"Remove not the ancient landmark, which thy fathers have set." Prov. 22:28
In Bible times, as today, a landmark was an object that either occurred naturally, or was placed specifically to mark out boundaries. Removing one incurred the judgment of God then, and it will earn you a hefty fine today. They’re indications of possession and order not to be ignored or removed.
To the grown son or daughter, Solomon gives the above warning in his collection of proverbs. They are perpetual instructions to be passed down from generation to generation. He repeats it in the next chapter: “Remove not the old landmark; and enter not into the fields of the fatherless” (23:10). The "fathers" referred to in 22:28 go far beyond the ones that gave us birth. They are "Father" Abraham, Moses, Daniel, David, Paul, Peter, etc. They have left us ancient landmarks set in tables of clay, on parchment, and on paper. The verse in chapter twenty-three speaks of an “old landmark,” cautioning the young man or woman blessed with godly parents not to live as though they were “fatherless,” bereft of godly instruction.
I see an overlapping, or continuation between these two verses. Not all aspects of early training fall into the lofty category of an “ancient landmark," but the wise young man or woman latches on to those things that are, and incorporates them into his or her own world view and standard of personal conduct. The most important teachings we learn from Christian parents are those things that did not begin with them, those “ancient” landmarks.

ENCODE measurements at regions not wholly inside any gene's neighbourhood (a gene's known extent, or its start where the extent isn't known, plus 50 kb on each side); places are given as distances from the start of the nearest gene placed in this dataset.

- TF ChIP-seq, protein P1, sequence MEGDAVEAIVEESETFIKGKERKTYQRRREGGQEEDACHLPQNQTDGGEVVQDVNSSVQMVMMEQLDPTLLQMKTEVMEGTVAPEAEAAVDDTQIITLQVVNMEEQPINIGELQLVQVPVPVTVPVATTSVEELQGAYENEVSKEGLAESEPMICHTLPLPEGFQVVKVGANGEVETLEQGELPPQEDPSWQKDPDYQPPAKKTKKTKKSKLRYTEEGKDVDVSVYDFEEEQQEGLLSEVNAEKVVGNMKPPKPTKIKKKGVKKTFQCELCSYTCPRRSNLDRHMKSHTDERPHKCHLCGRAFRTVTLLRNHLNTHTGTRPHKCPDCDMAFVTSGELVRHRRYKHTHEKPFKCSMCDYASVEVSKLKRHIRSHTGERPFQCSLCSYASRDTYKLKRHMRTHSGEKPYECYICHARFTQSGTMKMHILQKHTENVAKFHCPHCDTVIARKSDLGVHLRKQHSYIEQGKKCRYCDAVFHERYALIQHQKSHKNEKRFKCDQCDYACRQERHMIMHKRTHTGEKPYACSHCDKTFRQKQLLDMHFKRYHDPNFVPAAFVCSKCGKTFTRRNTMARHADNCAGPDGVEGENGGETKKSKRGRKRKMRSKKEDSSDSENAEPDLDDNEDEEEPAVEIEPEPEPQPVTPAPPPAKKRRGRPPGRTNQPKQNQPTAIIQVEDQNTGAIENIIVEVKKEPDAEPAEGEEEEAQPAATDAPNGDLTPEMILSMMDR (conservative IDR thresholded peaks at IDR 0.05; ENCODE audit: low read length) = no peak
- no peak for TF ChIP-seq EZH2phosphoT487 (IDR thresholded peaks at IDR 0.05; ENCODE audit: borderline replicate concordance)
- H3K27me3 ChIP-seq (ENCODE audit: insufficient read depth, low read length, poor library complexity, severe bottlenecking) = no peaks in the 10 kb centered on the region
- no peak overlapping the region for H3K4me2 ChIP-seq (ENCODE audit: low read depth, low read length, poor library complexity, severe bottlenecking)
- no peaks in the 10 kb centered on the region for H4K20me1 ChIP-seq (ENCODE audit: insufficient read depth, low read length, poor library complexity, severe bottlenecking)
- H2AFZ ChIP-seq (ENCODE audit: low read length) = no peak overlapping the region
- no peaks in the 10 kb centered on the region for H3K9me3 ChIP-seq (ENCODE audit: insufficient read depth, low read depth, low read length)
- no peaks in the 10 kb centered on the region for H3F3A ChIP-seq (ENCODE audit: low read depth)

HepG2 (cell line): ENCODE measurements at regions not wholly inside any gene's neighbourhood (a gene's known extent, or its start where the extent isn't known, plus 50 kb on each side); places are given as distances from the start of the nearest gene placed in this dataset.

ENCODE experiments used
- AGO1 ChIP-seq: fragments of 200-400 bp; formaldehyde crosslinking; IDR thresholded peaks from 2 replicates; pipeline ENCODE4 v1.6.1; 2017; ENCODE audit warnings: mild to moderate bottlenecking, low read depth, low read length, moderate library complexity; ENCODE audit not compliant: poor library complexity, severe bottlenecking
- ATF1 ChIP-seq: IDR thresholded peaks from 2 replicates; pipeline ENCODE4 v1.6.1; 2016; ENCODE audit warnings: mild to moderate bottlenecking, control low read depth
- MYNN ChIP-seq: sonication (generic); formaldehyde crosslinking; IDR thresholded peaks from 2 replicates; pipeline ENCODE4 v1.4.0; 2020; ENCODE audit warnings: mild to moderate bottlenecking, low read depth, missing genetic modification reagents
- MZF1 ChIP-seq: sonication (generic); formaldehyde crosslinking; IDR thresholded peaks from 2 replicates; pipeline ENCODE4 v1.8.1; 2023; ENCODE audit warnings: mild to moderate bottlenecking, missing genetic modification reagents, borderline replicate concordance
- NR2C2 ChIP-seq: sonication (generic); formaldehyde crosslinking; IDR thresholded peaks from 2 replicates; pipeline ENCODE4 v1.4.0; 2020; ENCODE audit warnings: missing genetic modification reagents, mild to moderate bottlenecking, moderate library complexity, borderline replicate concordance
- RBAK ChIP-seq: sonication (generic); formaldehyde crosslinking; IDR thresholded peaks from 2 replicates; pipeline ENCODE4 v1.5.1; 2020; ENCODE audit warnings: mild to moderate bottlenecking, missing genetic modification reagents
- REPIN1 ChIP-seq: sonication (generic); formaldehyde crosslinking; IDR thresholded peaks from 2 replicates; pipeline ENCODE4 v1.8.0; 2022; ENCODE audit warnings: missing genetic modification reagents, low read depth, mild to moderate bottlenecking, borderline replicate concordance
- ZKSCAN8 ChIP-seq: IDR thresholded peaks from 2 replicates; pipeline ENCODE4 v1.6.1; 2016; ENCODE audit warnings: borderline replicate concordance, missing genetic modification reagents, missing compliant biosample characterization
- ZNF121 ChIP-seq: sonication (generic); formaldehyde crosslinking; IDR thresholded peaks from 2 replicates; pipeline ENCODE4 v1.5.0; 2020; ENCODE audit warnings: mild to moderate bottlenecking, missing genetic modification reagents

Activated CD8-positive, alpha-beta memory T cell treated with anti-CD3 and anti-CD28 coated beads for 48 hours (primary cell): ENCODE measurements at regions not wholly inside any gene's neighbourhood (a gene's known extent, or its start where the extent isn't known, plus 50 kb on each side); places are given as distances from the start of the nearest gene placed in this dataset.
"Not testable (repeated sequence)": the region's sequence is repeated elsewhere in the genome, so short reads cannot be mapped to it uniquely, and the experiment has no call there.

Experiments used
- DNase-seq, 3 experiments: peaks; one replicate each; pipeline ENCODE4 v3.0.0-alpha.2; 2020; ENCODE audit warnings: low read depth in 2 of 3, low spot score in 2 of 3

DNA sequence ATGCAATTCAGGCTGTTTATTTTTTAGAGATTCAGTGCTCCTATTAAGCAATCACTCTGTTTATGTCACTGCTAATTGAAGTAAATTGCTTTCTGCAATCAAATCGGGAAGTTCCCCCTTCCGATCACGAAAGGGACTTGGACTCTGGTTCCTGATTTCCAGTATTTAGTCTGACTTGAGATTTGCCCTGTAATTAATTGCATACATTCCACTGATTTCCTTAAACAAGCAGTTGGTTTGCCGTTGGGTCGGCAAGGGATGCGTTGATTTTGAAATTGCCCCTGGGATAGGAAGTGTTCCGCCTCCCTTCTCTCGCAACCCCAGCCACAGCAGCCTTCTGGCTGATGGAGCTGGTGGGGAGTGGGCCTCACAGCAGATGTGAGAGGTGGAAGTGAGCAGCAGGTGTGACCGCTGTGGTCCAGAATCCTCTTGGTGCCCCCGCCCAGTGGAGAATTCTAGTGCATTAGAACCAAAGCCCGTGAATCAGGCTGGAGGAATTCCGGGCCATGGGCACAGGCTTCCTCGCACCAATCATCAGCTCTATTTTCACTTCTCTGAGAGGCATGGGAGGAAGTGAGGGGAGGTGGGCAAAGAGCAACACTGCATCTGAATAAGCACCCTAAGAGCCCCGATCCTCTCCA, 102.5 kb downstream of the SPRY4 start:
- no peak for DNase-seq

But what about the “old landmark” Solomon speaks of? We’re told not to remove those either. Could I differentiate between those and the ancient ones, practically, if not doctrinally? Could I liken them to so-called “house rules” that parents set up as boundaries for their children? They may not have a definite chapter and verse behind them, but you can count on them to keep you within the perimeter of Bible principles. They’re caution signs for young travelers on new roads; and not surprisingly, many young people come to their own conclusion that they weren’t just caution signs, they qualify as good personal landmarks for the rest of their lives.
This world is stealthily removing God’s ancient landmarks from our country, and the devil is always on the look out for ways to do the same in our personal lives. We must be constantly on our guard. Caution signs are optional; but landmarks are obligatory. You remove them at your own risk.